Fifty Years Ago Today …

MS 2003-36  March on Washington Program - front

THERE IS an incredible document up at the National Archives Tumblr that really hit home. I keep looking at it over and over. It’s a scan of the full program from the March on Washington. Within you’ll find a full listing of speakers, a map of the march and of course “The List of Demands.”

Fifty years gone, literally a “piece” of history, the thing that immediately struck me about the document’s no-frills, simplicity — it’s straight-forwardness — is that it underscores just how starkly different we are today about marking events of this magnitude — often with excessive flourishes.

There is beauty and dignity in the lack of ostentatiousness that cuts through to the heart to the heart of matter. Nothing crowds the list of names and their purpose. Nothing interferes with or eclipses the purpose of the day.

I would love to hold it in my hands.

You can see the rest here.

From the March: Mahalia Jackson


And of course, Dr. King:

“There Will Never Be Another You”


IT’S BEEN a really bad week for jazz.

Two players and a writer who contemplated the form. Just last week, I’d posted the great Art Kane photograph gathering jazz’s bright lights. Just below it I posted the Gordon Parks image, taken in the same spot in 1996. One of the few musicians still standing in the latter photo was pianist Marian McPartland (at left, With Mary Lou Williamson and Thelonious Monk), who died yesterday at 95. This of course after Monday’s news about pianist and composer Cedar Walton (xx) as well as the writer Albert Murray, 97, who was one of the engines behind the founding of Jazz at Lincoln Center.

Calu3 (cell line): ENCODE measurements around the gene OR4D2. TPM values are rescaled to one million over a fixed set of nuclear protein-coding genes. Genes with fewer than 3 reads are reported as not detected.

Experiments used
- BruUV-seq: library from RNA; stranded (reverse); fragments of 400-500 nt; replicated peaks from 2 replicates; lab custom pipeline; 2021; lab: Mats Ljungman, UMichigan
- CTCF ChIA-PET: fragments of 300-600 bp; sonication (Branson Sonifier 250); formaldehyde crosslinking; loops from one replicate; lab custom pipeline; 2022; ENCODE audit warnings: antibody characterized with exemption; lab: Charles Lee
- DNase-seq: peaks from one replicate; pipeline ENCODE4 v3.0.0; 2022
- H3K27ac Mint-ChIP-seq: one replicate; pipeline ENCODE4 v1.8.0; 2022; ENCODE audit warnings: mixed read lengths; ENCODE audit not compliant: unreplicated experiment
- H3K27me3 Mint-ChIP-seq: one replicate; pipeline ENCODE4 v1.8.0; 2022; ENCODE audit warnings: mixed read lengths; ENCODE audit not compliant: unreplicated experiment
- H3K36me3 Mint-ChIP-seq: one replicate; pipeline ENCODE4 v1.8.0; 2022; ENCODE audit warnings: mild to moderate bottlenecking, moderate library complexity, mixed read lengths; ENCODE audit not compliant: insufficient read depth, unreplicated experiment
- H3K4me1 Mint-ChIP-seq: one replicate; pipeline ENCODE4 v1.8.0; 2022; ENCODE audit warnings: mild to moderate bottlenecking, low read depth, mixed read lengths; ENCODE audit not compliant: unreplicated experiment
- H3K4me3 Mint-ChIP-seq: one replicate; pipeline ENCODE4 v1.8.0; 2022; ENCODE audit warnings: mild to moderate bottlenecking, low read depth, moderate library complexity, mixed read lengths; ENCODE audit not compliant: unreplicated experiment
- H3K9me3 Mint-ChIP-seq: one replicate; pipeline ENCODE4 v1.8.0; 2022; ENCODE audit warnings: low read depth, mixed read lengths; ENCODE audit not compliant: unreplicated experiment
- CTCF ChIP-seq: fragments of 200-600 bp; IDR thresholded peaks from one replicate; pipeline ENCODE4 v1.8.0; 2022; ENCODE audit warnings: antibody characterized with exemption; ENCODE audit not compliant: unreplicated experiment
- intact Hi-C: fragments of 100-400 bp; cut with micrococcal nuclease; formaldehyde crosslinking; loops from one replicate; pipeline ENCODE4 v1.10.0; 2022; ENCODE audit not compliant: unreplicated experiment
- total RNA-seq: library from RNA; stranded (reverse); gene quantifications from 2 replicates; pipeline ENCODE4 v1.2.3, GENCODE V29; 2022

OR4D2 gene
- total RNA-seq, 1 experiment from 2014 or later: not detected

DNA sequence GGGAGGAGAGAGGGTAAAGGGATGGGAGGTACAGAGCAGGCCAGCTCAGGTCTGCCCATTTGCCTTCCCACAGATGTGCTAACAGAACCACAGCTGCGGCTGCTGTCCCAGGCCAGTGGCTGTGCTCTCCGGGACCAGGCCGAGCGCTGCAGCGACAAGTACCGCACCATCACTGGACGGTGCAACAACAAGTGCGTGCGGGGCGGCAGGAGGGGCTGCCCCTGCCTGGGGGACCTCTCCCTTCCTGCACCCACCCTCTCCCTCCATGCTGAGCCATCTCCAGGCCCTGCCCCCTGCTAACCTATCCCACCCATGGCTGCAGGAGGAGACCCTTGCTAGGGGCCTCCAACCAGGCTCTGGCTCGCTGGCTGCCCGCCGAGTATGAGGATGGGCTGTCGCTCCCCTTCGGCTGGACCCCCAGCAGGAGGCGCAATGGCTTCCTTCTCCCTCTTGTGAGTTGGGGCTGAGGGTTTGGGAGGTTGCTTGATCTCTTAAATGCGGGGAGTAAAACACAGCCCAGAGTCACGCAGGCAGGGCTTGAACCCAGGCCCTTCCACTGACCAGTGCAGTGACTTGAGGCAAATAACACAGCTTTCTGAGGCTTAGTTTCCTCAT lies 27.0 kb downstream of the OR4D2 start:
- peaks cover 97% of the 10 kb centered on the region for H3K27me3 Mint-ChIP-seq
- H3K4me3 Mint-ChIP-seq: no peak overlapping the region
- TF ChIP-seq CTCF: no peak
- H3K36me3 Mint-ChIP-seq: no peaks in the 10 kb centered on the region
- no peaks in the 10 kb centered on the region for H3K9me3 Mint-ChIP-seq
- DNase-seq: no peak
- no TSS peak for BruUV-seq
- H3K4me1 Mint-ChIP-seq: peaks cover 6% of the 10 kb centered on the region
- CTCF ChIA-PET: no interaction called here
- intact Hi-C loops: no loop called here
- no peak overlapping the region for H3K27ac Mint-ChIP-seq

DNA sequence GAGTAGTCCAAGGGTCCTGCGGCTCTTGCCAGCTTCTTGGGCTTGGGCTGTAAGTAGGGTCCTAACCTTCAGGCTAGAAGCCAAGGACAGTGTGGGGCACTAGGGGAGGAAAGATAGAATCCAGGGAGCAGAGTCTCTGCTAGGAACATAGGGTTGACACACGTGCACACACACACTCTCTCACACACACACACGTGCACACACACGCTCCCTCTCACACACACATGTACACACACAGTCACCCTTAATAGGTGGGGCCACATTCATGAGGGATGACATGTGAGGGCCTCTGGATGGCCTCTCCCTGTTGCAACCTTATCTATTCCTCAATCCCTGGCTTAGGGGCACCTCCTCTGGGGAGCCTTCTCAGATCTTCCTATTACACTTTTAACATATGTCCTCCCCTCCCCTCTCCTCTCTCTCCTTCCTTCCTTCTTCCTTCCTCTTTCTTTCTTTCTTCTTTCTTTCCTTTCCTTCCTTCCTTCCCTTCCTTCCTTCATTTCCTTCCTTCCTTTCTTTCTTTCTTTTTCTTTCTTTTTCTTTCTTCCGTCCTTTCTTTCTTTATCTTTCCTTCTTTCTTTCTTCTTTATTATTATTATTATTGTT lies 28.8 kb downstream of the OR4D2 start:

Too many thoughts to try to set in order right now but I didn’t want to let too much more time pass without taking note.

Thank you all for the art.

Stories vs. Content

IT’S BEEN couple of weeks of intense reporting and observation.

Storytelling happens on so many levels and I have had the luck of working with great visual journalists who are wonderful at interpreting nuance/different layers of the story.

I’m off to speak to a photojournalism class about storytelling — the many prongs of it. I’m focusing particularly on that sort of partnered-up-retro-style journalism which is fading. In preparing my little spiel, I’m realizing that while we have all acclimated to referring to what moves through the news-stream as “content”, at base we are still trying to convey stories. It’s a challenge to frequently rethink and re-imaginine the manner in which we work — but that is the nature of news. But I’m very thankful to have good working partners along the way who help me to think about stories in different ways.

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Thank you, Anne, Noe (and un-pictured 🙂 Genaro!)

A Great Day … 55 Years Later

photograph by Art Kane

This morning, I learned that today is the 55th anniversary of this — one of my favorite photographs of all time. I have had it up at pretty much every desk/cubby etc. I’ve worked in.

It’s history.

In many ways, this shot — which came to be known as “A Great Day in Harlem” — is a time-capsule of a shifting moment, something forming/barely stilled  — 57 of the jazz world’s architects and  luminaries — among them: Colemen Hawkins, Thelonious Monk, Count Basie, Lester Young, Charles Mingus, Gene Krupa, Pee Wee Russell, Art Blakey Dizzy Gillespie, Marian McPartland and Sonny Rollins (the latter two, still living).

The image, shot by Art Kane —  midmorning , mid-August —  just outside a Harlem brownstone at 17 East 126th Street, would eventually be published  in Esquire magazine’s January 1959 issue.  He would later call the photo: “The greatest picture of that era of musicians ever taken.”

In 1994 radio documentarian Jean Bach’s film documentary, A Great Day in Harlem,  recounted the much-like-herding-cats affair. A document that is great and essential in its own right.

Below is a poignant 1996 re-enactment image of the survivors by Gordon Parks:

photograph by Gordon Parks

photograph by Gordon Parks

and here is Jean Bach’s lovely documentary: